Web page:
“Plečnik’s Ljubljana” visiting exhibition at COAM Madrid

March 31, 2017

The so-called “Plečnik Year” 2017 starts off with “Plečnik’s Ljubljana”, an exhibition in Madrid showing the architect’s unique works in Prague, Vienna and Ljubljana. The exhibition will travel across various European cities, among which will also be the Czech capital in September, during the “Days of Ljubljana” in Prague.

 

Jože Plečnik (1872-1957). Part of the exterior of the Churc of the Sacred Heart of Jesus in Prague, 1928-1932.

Jože Plečnik (1872-1957). Part of the exterior of the Churc of the Sacred Heart of Jesus in Prague, 1928-1932.

The exhibition Plečnik’s Ljubljana is a collaboration between the Museum and Galleries of Ljubljana (MGML) and the Museum of Architecture and Design (MAO), created by an initiative of the Slovenian Ministry of Culture. Part of the Plečnik Year 2017, the exhibition will present the maestro’s architecture across European cities. Its first stop, from 7 March to 27 April, is the Spanish capital of Madrid.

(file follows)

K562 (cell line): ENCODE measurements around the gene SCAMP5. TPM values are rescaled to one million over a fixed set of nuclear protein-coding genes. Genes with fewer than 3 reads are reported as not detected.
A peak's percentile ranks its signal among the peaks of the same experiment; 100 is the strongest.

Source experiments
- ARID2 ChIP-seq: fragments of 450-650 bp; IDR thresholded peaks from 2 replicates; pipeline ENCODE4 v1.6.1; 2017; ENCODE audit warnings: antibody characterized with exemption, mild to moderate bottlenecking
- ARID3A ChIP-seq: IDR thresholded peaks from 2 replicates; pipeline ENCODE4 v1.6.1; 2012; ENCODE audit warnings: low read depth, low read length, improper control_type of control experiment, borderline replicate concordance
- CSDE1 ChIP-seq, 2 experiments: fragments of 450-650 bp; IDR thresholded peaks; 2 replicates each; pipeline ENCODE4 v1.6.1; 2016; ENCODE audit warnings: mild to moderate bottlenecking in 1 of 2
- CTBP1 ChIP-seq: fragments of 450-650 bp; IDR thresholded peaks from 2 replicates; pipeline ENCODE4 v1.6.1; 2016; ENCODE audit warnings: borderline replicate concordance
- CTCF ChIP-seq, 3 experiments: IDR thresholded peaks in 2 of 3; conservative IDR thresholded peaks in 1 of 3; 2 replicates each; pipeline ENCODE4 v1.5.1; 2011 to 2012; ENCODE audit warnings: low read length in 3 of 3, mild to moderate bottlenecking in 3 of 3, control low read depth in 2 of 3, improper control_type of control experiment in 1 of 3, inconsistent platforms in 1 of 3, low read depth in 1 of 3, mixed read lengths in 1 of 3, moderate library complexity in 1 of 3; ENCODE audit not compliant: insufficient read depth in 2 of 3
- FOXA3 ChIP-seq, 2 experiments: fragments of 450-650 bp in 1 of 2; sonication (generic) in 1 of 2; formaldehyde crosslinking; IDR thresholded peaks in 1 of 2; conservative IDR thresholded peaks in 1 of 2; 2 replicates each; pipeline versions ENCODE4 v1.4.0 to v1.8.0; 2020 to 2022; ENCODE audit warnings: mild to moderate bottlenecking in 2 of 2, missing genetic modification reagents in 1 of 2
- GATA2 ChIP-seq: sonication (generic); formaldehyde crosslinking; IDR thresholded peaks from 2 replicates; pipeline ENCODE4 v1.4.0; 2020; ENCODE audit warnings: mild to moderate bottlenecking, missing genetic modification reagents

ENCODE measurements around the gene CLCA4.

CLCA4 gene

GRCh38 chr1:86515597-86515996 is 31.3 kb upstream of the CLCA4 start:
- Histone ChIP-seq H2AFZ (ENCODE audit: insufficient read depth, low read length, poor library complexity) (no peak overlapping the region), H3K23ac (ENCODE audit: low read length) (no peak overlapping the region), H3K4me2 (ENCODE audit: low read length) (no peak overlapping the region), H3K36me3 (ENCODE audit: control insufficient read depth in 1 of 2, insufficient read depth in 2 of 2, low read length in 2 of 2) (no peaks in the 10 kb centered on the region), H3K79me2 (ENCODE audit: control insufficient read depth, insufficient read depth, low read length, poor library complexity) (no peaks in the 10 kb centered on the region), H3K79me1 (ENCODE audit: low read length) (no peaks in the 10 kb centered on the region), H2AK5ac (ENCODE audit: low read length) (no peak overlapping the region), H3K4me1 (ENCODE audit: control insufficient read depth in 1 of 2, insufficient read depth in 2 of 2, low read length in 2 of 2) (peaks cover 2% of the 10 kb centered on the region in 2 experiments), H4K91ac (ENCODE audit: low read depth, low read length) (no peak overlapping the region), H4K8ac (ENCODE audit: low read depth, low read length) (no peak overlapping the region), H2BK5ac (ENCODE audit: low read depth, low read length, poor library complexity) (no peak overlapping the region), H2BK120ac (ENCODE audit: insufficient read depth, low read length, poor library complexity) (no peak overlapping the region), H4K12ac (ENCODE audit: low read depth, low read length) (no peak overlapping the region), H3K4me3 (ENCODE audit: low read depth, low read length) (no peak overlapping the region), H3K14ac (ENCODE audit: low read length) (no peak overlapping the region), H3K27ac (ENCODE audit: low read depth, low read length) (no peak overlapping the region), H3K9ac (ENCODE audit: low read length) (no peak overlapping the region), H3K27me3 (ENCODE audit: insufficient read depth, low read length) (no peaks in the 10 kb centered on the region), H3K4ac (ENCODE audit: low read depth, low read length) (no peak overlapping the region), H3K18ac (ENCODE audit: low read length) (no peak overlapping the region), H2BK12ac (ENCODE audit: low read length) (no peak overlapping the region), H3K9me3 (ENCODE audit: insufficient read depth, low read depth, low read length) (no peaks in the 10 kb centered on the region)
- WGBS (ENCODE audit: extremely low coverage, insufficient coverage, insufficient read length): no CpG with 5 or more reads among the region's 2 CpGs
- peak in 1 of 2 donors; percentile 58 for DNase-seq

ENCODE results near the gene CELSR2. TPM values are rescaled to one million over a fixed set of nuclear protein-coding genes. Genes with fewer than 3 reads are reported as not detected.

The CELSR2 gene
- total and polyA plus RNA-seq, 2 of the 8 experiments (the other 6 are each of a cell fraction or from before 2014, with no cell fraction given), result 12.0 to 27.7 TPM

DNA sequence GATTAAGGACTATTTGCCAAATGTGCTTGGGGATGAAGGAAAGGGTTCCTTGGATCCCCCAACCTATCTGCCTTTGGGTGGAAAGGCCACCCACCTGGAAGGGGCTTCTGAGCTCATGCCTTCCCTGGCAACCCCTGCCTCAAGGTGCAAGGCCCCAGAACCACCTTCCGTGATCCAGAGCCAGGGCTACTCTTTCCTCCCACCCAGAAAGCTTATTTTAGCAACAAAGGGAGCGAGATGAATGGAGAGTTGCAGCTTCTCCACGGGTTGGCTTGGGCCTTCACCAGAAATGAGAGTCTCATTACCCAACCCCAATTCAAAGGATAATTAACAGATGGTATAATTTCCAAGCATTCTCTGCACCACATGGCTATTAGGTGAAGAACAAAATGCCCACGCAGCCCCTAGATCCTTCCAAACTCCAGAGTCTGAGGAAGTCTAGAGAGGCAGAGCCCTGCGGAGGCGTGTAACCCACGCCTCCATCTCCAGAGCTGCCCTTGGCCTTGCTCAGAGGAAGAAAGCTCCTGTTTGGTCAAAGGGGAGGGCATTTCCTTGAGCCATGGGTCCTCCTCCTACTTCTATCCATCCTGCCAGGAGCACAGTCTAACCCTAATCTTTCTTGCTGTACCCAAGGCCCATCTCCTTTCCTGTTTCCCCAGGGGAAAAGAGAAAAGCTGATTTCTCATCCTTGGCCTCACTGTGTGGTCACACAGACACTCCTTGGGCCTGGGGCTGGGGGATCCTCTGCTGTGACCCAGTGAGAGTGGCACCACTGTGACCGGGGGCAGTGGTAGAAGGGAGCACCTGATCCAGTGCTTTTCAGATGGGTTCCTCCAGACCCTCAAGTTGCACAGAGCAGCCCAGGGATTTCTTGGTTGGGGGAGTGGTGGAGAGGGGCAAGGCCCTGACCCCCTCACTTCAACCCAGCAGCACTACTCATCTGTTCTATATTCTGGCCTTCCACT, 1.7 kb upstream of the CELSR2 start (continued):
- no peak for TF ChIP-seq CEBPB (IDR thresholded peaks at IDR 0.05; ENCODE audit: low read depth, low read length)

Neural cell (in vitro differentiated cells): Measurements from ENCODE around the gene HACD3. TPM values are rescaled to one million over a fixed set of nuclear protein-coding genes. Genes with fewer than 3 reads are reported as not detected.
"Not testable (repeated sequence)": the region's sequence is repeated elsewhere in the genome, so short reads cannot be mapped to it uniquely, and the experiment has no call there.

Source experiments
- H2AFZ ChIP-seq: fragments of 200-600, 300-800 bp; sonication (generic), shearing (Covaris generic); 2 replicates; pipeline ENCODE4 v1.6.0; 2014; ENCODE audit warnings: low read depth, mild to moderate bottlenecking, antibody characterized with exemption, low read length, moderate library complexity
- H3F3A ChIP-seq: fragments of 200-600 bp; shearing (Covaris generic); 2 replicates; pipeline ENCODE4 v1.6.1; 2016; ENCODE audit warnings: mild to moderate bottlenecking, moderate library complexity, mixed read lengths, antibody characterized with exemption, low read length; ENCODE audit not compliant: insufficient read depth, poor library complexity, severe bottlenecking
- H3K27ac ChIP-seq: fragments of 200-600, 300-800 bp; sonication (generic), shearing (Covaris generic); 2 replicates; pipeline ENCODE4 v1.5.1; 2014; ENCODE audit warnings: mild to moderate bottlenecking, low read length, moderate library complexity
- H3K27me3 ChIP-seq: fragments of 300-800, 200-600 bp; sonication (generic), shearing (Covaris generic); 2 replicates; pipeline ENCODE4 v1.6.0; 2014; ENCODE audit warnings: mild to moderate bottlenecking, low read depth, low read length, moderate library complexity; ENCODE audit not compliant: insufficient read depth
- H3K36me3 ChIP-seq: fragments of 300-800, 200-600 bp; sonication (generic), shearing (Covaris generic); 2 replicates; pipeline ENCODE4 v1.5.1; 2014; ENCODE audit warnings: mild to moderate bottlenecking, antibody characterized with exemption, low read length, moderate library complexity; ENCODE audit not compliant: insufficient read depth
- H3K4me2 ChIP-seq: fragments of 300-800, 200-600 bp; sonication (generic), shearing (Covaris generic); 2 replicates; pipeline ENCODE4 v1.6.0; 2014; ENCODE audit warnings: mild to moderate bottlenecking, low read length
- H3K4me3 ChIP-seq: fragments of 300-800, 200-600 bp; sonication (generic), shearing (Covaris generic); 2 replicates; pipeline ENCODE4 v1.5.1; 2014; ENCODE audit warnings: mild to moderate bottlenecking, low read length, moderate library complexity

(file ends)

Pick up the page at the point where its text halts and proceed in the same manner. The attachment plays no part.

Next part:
Practical information

“Plečnik’s Ljubljana”
March 7 – April 27. 2017
LaSede COAM, First Floor
C/ Hortaleza 63,
28004 Madrid

 


For the commemoration of the Plečnik Year 2017 the Embassy of Slovenia in Madrid, in collaboration with the Slovenian Ministry of Culture, Austrian Cultural Forum and the Czech Cultural Centre, is opening the exhibition Plečnik (1872–1957): Architect of Ljubljana, Prague and Vienna. The exhibition, which presents the masterful works of Plečnik in Ljubljana, Prague and Vienna, is on view between 7 March and 27 April at the architectural college of Madrid (Colegio Oficial de Arquitectos de Madrid, COAM, C/ Hortaleza 63, Madrid). Its curators Natalija Lapajne, MAO, and Ana Porok, MGML, prepared a well-rounded presentation of Plečnik’s Ljubljana.